ACE I/D and ACTN3 R/X polymorphisms as potential factors in modulating exercise-related phenotypes in older women in response to a muscle power training stimuli
Genetic variation of the human ACE I/D and ACTN3 R577X polymorphisms subsequent to 12 weeks of high-speed power training on maximal strength (1RM) of the arm and leg muscles, muscle power performance (counter-movement jump), and functional capacity (sit-to-stand test) was examined in older Caucasian women [n = 139; mean age 65.5 (8.2) years; 67.0 (10.0) kg and 1.57 (0.06) m]. Chelex 100 was used for DNA extraction, and genotype was determined by PCR-RFLP methods. Muscular strength, power, and functional testing were conducted at baseline (T1) and after 12 weeks (T2) of high-speed power training. At baseline, the ACE I/D and ACTN3 R/X polymorphisms were not associated with muscle function or muscularity phenotypes in older Caucasian women. After the 12-week high-speed training program, subjects significantly increased their muscular and functional capacity performance (p < 0.05). For both polymorphisms, significant genotype-training interaction (p < 0.05) was found in all muscular performance indices, except for 1RM leg extension in the ACE I/D (p = 0.187). Analyses of the combined effects between genotypes showed significant differences in all parameters (p < 0.05) in response to high-speed power training between the power (ACTN3 RR + RX & ACE DD) versus “non-power” muscularity-oriented genotypes (ACTN3 XX & ACE II + ID)]. Our data suggest that the ACE and ACTN3 genotypes (single or combined) exert a significant influence in the muscle phenotypes of older Caucasian women in response to high-speed power training. Thus, the ACE I/D and ACTN3 R/X polymorphisms are likely factors in modulating exercise-related phenotypes in older women, particularly in response to a resistance training stimuli.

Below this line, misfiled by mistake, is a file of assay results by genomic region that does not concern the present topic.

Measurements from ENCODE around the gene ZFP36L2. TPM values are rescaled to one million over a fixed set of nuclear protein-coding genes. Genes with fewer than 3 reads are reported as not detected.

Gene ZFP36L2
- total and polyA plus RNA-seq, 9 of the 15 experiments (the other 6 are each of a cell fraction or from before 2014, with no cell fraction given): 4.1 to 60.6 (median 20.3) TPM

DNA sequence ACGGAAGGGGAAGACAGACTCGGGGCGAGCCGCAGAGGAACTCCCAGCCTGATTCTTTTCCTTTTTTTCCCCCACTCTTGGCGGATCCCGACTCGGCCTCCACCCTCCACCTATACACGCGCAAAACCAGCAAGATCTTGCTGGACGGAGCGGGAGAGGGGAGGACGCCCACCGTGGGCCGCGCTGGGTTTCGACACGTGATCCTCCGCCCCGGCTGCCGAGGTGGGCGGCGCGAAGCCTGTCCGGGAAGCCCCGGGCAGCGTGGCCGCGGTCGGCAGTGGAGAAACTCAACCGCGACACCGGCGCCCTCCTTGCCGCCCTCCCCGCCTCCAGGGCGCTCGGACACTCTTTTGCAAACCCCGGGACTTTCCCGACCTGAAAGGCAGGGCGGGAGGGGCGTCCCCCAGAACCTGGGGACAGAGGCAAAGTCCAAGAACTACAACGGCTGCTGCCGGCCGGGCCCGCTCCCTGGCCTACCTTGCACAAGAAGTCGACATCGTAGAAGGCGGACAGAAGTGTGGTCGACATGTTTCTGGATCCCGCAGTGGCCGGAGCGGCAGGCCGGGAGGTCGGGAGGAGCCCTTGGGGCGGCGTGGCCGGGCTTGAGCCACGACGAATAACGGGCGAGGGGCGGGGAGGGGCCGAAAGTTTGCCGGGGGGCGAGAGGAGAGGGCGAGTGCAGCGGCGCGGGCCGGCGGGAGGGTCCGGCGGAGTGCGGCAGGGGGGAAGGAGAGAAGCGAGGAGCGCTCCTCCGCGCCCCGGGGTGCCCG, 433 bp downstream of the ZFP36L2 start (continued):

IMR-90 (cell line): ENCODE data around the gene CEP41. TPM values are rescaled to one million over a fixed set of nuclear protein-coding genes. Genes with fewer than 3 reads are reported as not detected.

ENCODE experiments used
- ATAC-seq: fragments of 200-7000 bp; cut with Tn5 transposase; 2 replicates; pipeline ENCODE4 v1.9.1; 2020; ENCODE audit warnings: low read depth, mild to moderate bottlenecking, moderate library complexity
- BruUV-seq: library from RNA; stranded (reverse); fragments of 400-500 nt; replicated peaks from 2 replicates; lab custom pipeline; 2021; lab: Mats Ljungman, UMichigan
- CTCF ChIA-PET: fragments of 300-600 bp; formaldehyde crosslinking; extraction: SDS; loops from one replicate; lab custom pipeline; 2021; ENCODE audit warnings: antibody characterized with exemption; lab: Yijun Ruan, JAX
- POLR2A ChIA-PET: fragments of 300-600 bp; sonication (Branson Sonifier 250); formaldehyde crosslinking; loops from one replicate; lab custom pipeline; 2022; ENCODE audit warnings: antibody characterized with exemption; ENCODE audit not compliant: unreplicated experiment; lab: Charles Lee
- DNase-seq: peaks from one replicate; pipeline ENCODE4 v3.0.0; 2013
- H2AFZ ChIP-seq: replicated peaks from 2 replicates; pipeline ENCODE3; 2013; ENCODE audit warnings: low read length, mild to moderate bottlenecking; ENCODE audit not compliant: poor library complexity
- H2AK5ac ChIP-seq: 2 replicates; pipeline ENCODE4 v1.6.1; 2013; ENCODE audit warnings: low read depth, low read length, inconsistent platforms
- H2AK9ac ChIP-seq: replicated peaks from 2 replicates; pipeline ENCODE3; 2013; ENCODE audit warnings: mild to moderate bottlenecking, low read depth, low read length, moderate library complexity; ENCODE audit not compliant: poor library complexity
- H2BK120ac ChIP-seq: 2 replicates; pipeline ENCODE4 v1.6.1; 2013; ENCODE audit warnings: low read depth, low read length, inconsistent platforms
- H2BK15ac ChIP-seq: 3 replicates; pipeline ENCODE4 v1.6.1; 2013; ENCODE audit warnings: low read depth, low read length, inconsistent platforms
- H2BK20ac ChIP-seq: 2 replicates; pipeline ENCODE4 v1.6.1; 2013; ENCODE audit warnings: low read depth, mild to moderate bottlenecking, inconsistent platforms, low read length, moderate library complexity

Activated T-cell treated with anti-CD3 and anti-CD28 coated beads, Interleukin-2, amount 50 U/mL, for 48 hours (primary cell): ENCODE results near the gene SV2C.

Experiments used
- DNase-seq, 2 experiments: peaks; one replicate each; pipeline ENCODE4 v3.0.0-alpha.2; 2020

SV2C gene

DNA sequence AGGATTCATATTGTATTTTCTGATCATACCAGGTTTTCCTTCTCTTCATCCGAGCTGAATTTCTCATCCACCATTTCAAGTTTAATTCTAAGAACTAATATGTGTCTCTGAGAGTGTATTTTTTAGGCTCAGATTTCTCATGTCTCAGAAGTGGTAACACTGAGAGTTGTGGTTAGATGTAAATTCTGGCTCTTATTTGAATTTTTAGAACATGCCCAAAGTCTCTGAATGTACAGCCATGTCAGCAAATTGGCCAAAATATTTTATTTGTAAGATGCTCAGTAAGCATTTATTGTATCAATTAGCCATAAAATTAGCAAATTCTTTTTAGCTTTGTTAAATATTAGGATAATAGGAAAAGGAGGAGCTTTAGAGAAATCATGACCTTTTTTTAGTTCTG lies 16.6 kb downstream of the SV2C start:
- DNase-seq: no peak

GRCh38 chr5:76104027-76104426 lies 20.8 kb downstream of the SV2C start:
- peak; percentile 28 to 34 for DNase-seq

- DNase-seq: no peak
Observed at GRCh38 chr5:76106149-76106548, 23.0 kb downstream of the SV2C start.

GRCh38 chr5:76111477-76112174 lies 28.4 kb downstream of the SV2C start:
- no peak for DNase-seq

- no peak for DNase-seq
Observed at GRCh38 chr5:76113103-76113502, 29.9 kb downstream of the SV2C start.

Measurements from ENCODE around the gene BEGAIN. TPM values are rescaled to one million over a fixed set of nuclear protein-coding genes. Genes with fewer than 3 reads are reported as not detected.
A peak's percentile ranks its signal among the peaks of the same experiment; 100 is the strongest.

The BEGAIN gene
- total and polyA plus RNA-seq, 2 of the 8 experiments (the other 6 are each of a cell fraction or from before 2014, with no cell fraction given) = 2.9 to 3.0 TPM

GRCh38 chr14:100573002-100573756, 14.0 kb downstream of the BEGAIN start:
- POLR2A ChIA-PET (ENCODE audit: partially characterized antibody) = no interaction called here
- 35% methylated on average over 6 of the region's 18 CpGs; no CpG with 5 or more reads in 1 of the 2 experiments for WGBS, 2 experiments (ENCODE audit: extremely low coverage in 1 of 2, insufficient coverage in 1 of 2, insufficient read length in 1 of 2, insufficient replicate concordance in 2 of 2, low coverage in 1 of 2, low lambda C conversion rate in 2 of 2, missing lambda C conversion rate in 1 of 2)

KeywordsGenotype Converting-enzyme genotype r577x genotypes Women Power
We would like to thank all the women who participated as subjects in this study as well as their mentor, Miguel Monteiro, Ph.D. of Polytechnic Institute of Bragança, for allowing them to do so. The study was developed according to a research fellowship with reference number SFRH/BD/47114/2008, funded by POPH–QREN—shared by the European Social Fund and the national funds of MCTES. The authors are also indebted to the Spanish Department of Health and Institute Carlos III of the Government of Spain [Spanish Net on Aging and frailty; (RETICEF)], Department of Health of the Government of Navarre, and Economy and Competitivity Department of the Government of Spain for financing this research with grants numbered RD06/013/1003, 87/2010, and DEP2011-24105, respectively The authors have no conflicts of interest that are directly relevant to the content of this article.
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